9. Balancing between controlling program components (projects and operations) and allowing project managers enough autonomy is a challenging task.  Project Managers need room to maneuver on their project, but the program manager must keep a close eye on the performance of the project.
  10. Benefits realization means always keeping an eye on the big picture, and having the wisdom to see the long term vision.  This becomes the responsibility of the program manager, even when everybody else seems focused on short term issues.  Project Managers deal with shorter term issues than program managers.

For More about Program Management and Program Management Certification, follow this link to one of my youtube videos.

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Organize Projects into Programs and Reap the Rewards of Change

Posted by Ammar Mango on September 5, 2013

The area of Program Management is still widely misunderstood.  Ironically, it is as old if not older than Project Management.  When the 1950’s pioneers started building Project Management models like the Work Breakdown Structure (WBS), Critical Path Methods (CPM), and Program Evaluation and Review Technique, a program was almost always in mind before the project.

A program aims at achieving a benefit.  So, when a governmental agency undertakes a project to encourage a paperless environment, even if the project is completed successfully, it does not mean that it was able to bring the institution closer to paperless environment.  A project is always about specific deliverables, and by definition is completed when its required deliverables are complete.  So, who will ensure that these deliverables are used, and that they fulfilled the business need for which it was undertaken?  The project is complete, and the Project Manager is on another project.  So who is doing this?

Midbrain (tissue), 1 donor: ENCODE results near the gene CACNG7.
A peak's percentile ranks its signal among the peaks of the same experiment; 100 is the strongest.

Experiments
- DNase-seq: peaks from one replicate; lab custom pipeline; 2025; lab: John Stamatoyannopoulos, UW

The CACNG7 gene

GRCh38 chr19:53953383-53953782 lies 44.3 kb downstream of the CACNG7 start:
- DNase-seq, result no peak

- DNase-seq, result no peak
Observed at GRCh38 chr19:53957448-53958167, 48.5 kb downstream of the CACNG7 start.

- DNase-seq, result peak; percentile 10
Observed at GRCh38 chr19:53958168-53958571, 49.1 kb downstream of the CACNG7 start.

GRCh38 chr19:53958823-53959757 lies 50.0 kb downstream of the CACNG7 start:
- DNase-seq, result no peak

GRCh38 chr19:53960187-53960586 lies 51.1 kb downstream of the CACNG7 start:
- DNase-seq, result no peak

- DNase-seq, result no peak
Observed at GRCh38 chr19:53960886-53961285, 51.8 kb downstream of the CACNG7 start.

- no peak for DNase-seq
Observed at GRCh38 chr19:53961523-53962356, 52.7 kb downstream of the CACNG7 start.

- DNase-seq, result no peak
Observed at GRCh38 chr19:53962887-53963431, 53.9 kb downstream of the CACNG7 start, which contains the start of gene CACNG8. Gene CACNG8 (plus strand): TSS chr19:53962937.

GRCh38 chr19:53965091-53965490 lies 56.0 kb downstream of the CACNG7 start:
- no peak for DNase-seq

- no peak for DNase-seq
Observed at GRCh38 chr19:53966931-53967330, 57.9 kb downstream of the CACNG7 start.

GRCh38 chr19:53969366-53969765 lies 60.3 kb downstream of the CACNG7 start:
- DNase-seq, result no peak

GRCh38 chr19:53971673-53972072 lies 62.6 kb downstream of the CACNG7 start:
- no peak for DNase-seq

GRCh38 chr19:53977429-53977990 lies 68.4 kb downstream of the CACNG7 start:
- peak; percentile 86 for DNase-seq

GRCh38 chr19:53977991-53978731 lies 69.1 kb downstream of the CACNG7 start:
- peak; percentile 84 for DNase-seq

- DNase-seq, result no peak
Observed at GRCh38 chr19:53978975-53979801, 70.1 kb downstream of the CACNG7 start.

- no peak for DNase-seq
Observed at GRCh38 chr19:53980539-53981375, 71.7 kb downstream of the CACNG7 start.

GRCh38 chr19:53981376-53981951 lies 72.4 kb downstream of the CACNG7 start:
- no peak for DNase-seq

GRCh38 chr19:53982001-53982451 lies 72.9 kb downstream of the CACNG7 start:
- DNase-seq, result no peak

To solve the above problem, some companies are requesting a “support” period during which suppliers are operating the deliverables (whether software, processes, or resources) and ensuring they are bringing in benefits.  This will help, but it is not enough.  Sometimes one project is not enough to achieve benefits.  You need more projects that together will help achieve the goal.  Who will manage and take care of this link?

Another reason to consider a program is that an organization by design is operational, and wants to go back to its day-to-day activities.  This is why many projects fail to change the organization.  They do not take into account getting the organization out of its norms and stability, into embracing the change.  So, when an organizational unit, or executive believes that we need to go paperless, for example, they immediately think of a project to achieve that.  Change usually requires multiple related projects and someone to be accountable to for achieving the benefit, not just delivering a project.  This is why even “successful” projects fail to prove value on the ground.